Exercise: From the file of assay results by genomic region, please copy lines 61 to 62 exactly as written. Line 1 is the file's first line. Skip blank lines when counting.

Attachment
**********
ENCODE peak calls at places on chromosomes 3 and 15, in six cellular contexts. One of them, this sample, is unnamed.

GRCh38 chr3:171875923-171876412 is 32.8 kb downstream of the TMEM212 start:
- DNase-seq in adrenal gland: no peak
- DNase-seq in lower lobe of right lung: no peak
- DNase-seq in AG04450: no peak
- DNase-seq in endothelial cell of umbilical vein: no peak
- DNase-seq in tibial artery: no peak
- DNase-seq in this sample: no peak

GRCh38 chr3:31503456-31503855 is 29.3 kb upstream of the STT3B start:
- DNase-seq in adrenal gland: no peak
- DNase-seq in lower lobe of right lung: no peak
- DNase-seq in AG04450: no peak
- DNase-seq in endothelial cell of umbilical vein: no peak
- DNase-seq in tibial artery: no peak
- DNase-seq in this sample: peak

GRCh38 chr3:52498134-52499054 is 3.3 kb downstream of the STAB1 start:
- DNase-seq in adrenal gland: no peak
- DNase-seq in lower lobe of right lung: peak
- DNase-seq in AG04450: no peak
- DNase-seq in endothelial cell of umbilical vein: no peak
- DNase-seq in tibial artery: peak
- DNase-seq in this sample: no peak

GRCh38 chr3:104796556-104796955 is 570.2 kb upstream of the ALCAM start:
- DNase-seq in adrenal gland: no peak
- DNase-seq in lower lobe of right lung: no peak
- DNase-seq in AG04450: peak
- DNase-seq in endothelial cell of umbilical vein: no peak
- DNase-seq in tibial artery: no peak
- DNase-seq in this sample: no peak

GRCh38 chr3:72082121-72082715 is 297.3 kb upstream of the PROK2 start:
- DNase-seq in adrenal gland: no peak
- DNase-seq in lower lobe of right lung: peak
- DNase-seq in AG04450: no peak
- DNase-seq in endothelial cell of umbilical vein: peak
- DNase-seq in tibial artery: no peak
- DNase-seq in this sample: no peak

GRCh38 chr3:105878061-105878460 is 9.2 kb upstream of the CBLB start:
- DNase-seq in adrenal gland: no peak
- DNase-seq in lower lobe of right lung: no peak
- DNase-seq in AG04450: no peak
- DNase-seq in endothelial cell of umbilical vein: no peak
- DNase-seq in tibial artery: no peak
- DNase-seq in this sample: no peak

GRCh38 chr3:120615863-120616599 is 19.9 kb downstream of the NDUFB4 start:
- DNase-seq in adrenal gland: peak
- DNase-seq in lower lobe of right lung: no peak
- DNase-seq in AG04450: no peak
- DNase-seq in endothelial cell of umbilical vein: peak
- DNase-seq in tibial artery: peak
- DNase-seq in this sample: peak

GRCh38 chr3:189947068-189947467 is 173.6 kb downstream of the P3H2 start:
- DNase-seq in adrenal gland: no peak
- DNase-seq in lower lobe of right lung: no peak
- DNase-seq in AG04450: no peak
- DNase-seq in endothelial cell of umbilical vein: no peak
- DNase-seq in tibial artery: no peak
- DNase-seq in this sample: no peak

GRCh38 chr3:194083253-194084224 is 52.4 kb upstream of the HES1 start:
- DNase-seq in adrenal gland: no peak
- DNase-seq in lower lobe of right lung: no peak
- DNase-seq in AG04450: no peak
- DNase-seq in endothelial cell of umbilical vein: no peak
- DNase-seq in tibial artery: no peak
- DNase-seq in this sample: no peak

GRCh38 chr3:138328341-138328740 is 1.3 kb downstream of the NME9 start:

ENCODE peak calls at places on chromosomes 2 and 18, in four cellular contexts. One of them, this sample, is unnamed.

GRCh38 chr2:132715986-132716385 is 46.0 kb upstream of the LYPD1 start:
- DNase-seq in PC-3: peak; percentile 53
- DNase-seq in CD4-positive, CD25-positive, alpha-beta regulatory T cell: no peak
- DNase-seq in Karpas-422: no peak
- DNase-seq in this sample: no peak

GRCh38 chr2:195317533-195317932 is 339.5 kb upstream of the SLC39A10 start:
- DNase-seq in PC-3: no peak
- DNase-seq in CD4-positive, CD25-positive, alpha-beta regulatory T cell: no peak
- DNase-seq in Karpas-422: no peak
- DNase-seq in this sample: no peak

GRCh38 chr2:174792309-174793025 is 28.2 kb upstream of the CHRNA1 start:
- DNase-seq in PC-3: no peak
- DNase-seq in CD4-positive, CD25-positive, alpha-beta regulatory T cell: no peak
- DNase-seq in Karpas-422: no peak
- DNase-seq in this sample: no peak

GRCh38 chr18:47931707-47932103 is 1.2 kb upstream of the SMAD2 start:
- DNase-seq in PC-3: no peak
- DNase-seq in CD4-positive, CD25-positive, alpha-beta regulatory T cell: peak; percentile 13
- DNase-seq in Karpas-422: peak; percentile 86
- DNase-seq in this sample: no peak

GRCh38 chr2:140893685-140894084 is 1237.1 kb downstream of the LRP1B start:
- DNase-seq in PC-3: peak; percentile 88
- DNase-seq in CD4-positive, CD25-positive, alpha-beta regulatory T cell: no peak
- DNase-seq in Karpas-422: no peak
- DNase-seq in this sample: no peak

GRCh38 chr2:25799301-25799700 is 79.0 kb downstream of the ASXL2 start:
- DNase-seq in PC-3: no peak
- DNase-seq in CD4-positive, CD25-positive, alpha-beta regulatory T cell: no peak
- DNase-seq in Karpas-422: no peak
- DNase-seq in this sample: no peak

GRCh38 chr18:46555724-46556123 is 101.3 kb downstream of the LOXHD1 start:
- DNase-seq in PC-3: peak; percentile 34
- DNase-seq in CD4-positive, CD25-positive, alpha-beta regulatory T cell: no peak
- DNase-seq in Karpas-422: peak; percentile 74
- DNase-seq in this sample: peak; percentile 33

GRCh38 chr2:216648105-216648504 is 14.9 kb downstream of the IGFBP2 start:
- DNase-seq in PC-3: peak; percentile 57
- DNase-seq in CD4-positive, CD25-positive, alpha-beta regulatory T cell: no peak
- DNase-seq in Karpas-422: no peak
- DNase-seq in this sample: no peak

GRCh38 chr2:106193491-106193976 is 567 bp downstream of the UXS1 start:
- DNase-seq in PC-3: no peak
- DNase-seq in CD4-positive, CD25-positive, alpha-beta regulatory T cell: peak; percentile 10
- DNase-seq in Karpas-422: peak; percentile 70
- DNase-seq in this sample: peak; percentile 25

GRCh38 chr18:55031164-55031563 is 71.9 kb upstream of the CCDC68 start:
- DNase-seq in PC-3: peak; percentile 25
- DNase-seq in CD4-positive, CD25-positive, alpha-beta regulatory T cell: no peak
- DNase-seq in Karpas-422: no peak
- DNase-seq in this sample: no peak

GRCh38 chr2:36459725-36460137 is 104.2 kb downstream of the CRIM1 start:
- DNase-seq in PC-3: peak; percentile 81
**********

- DNase-seq in AG04450: no peak
- DNase-seq in endothelial cell of umbilical vein: no peak